Amount of DNA vs Number of Matches

A Segment-ology TIDBIT

There are two concepts at work here – each is different – keep them straight and separate. Each in it’s own way can provide insights.

1. Amount of DNA from Ancestors. Although DNA from your Ancestors is random, there is some uniformity. You get exactly 1/2 of your atDNA from each parent; pretty close to 1/4 from each grandparent; about 1/8 from each great grandparent. By the time you get to your 128 5G grandparents, the average will be 1/128 from each one of them (roughly 1 percent), but with each generation past your parents, the deviation from the average increases. Still – the total of all ancestors at any generation will sum to 100 percent. On average you got about 15cM from each 5G grandparent, which may be in one segment or spread over several segments. The companies report that, in general, you will not share enough DNA to match most of your 6th cousins; but we know that you have so many 6th cousins that you will share with many of them – experience shows you will share from 0-21cM with some your 6th cousins. [see The Shared cM Project 2.0 at https://isogg.org/wiki/Autosomal_DNA_statistics ]

2.Number of Matches from Ancestors. This depends on several factors: Number of cousins, who tests, endogamy, etc.

A. The number of cousins you have from each Ancestor is directly related to the size of their families leading to the number of their living descendants. Larger families => more cousins => more Matches.

B. Similarly the number of cousins you have from each Ancestor is directly related to how far back that Ancestor is. Distant Ancestors => more cousins => more Matches.

C. Who tests. This may be most pronounced with recent immigration. The more recent an Ancestor immigrates, the fewer number of living descendants in the US, where the highest percentage of atDNA test takers live. Recent immigration => fewer cousins tested => fewer Matches.

D. Endogamy. With endogamy, the amount of shared DNA increases, resulting in many more Matches who otherwise might not have matched. The classic case is Ashkenazi Jews, who tend to get many times the number of Matches others get, and the Matches are in fact somewhat more distant than indicated. This also applies to other endogamous populations. Endogamy => more cousins => more Matches.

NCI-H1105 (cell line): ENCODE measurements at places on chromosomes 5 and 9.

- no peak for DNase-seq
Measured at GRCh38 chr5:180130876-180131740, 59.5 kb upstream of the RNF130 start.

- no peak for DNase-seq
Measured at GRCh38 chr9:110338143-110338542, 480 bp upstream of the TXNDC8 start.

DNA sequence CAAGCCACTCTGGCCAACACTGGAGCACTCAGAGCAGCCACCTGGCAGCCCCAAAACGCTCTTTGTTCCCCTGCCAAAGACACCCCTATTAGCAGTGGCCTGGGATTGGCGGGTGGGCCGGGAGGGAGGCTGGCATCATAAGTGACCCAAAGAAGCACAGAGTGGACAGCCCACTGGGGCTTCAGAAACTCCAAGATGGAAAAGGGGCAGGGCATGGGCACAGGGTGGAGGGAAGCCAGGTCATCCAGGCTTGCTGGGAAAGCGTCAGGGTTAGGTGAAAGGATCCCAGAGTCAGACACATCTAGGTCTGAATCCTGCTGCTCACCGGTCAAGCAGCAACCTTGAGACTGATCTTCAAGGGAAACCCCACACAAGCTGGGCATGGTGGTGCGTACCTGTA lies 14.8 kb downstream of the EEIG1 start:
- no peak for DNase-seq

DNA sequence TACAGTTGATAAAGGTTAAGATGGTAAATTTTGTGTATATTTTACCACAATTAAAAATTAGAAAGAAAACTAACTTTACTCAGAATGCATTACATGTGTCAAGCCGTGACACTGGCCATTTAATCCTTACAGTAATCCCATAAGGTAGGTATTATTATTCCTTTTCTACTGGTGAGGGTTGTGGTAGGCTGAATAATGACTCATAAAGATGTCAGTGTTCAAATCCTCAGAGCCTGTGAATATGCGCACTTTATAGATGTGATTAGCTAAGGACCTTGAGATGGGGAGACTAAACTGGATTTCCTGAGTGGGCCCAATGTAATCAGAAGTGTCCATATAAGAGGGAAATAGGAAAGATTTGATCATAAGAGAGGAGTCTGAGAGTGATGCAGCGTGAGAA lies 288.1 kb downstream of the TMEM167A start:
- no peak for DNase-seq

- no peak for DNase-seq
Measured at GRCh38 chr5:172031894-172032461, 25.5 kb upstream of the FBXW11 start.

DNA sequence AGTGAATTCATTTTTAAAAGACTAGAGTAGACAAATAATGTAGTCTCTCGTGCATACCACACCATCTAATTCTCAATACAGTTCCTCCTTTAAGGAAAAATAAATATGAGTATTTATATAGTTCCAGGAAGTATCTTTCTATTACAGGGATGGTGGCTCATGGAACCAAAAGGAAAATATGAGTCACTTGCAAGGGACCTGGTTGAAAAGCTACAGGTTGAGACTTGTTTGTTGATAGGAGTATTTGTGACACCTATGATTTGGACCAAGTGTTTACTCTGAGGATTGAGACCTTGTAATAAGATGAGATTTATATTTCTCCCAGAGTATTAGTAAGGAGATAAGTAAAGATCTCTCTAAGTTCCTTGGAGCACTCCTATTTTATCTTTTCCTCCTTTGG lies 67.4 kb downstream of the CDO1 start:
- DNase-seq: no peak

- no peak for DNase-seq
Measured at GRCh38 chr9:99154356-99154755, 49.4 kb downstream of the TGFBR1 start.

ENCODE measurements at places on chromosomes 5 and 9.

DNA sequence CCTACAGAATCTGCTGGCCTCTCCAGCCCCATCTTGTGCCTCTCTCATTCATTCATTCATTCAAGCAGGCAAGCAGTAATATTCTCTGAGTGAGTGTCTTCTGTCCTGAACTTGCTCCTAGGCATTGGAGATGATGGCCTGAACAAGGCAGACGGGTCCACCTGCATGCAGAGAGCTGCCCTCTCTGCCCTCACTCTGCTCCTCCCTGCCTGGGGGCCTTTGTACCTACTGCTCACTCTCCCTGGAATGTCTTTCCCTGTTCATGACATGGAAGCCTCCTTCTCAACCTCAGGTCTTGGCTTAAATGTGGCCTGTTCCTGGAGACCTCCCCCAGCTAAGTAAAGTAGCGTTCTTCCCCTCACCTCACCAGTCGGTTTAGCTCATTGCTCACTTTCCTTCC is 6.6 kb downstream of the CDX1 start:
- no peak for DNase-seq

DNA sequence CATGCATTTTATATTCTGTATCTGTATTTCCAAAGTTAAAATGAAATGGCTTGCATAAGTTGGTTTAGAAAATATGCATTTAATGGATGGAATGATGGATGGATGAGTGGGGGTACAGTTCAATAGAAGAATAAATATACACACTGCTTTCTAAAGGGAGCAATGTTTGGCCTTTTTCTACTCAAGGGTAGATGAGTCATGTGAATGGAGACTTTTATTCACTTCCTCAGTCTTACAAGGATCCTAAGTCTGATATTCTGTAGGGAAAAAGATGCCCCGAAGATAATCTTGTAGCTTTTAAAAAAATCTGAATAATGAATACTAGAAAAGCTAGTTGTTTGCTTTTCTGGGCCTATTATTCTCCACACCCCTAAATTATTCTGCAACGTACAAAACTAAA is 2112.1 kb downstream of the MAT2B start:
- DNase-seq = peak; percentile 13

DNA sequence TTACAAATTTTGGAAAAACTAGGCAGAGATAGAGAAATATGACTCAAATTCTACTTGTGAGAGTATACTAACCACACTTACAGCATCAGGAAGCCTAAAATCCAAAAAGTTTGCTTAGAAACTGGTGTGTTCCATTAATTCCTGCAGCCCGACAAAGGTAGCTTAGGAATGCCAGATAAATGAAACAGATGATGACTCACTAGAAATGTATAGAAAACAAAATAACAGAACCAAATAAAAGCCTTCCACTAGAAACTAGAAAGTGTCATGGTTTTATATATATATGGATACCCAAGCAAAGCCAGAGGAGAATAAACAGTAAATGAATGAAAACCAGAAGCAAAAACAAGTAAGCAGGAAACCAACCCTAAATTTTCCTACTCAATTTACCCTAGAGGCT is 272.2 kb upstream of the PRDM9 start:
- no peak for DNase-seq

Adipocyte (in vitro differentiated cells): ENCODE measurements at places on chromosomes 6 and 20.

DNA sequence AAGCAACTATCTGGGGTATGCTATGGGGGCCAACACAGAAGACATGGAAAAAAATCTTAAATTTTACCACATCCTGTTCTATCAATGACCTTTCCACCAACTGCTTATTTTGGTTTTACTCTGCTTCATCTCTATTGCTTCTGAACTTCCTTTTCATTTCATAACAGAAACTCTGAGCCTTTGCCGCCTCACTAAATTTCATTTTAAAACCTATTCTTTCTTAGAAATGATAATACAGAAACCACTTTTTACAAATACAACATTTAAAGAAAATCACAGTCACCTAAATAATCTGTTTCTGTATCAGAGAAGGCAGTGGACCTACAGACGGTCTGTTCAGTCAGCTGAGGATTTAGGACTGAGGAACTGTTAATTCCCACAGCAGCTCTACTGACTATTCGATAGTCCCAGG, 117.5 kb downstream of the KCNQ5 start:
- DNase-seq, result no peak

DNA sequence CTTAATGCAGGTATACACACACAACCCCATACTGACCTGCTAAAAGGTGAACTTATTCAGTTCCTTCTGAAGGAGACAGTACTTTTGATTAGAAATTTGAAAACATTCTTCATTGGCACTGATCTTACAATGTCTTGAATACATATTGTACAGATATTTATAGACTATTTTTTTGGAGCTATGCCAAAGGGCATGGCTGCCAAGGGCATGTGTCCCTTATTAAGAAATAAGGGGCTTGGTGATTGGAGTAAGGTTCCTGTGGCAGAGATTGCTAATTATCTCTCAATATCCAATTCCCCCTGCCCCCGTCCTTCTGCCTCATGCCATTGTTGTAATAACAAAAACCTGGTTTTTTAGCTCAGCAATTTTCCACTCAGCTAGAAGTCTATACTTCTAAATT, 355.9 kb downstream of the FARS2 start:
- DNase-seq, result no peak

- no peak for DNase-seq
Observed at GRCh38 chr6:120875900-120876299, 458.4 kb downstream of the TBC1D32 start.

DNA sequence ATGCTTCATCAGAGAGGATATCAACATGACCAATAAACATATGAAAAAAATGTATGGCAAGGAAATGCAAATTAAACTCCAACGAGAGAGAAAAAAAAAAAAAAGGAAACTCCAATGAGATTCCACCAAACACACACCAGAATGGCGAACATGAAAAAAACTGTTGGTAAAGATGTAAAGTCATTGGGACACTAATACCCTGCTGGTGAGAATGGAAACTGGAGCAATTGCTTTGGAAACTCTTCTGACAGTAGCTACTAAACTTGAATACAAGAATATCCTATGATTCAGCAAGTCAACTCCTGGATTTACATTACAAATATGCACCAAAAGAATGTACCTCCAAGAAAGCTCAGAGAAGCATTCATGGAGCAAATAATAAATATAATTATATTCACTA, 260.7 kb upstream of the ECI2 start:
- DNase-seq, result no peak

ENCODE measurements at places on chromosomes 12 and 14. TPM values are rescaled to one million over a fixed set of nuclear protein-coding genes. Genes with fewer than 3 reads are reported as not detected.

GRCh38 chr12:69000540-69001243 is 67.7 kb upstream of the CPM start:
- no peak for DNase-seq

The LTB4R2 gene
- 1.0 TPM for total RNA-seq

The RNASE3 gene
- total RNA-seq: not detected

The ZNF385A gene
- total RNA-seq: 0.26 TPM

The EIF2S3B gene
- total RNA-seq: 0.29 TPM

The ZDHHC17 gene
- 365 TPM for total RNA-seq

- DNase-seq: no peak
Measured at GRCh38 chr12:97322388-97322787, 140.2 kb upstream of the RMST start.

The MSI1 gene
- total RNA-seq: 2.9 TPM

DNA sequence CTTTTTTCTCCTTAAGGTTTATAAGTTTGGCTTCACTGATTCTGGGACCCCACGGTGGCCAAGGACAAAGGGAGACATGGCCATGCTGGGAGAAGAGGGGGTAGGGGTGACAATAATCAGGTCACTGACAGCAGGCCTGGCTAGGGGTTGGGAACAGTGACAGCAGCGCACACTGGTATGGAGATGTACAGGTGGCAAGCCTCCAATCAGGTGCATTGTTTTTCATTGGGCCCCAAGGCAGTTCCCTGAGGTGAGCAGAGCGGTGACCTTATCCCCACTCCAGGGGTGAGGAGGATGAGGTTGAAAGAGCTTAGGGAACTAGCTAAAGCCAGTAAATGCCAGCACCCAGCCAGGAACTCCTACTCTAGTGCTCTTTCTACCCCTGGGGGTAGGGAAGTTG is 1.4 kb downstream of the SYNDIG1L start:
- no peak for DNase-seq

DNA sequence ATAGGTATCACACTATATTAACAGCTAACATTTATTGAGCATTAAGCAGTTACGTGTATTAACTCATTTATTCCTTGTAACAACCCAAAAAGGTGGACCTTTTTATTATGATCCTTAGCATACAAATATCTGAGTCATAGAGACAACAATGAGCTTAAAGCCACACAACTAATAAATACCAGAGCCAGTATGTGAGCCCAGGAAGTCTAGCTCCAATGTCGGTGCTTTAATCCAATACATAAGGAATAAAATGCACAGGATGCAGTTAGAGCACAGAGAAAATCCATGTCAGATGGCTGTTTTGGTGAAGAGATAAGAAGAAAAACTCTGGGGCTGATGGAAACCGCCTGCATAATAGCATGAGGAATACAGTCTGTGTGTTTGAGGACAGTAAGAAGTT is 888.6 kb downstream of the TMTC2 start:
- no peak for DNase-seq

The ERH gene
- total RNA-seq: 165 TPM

Some of my experience and observations

My maternal grandmother was from immigrants to US in 1850s. Roughly 1/4 of my atDNA is from her, and 1/4 of my Chromosome Map has TGs from her line. But, I get relatively few Matches on this 1/4 of my Ancestry, and some of the “gaps” in my Map have no Matches in them at all. When I get only 1 or 2 Matches in a TG on my maternal side, it’s pretty certain they are from my grandmother’s line. The other maternal TGs are from my mother’s paternal side with deep Colonial Virginia roots – they tend to have many Matches.

As the Matches pour in, and are added to my TGs and Chromosome Map, I can see where some TGs have many Matches and must come from distant Ancestors – perhaps at the limits of my Tree, or beyond – so I focus on the closer MRCAs (Most Recent Common Ancestors) which provide pointers. In some cases I’ve found the Ancestor had a Plantation and raised many children.

Some of the other TGs have small to medium numbers of Matches, and where I can find an MRCA, they tend to be smaller Colonial families – folks who moved around a lot; died earlier in life; and/or had few known children who survived.

So as you form TGs, and look at the resulting Chromosome Map, they start to paint a picture…

 

[22K] Segment-ology: Amount of DNA vs Number of Matches TIDBIT; by Jim Bartlett 20170517

12 thoughts on “Amount of DNA vs Number of Matches

  1. You raise many of the ideas I have pondered about atDNA matches. Whenever I see a high number of in-common matches I presume the CA is someone with ancestry in colonial America, When I see a match with a low amount of dna spread over several segments I wonder if we have multiple CA’s, probably tracing to colonial America. A match with a high-ish amount of dna and few shared matches, those I get excited about since it may lead to new information.

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    • Barb, There are many possibilities, and the DNA is random. So it’s hard to form rock-hard rules. But you and I are in agreement that the number of Matches is an indicator that may help.

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  2. I just started reading this blog and find the information very valuable, but am confused as to what the acronym TG stands for in this most recent post? And in the first comment is CA the same as MRCA?

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    • Eileen, My apologies. TG means Triangulated Group. Usually I type the full phrase, and then use the TG abbreviation, but I slipped up this time. CA means Common Ancestor. Each TG has a Common Ancestor who first formed the DNA segment defined by the TG. Matches who are closer closer cousins on an Ancestor closer that the CA, will have an MRCA (Most Recent Common Ancestor). It is possible to have closer cousins on different MRCAs out to the CA of the TG segment.

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  3. Thanks for that- you appear in a little TG with one of my McIntyre’s on Chromosome 21 I have about 4 Bartletts on FTDNA. Love to solve that one, we are still in Scotland.

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    • Valerie – well you sure have your share of kits at GEDmatch – and I only match one. Our TG is about 15cM and includes 22 Matches (including my maternal uncle), but no other leads on the Common Ancestor. Send me an email off line about the BARTLETTs – I am the Admin for the BARTLETT Y-DNA Project, and have a lot of info about all BARTLETT lines.

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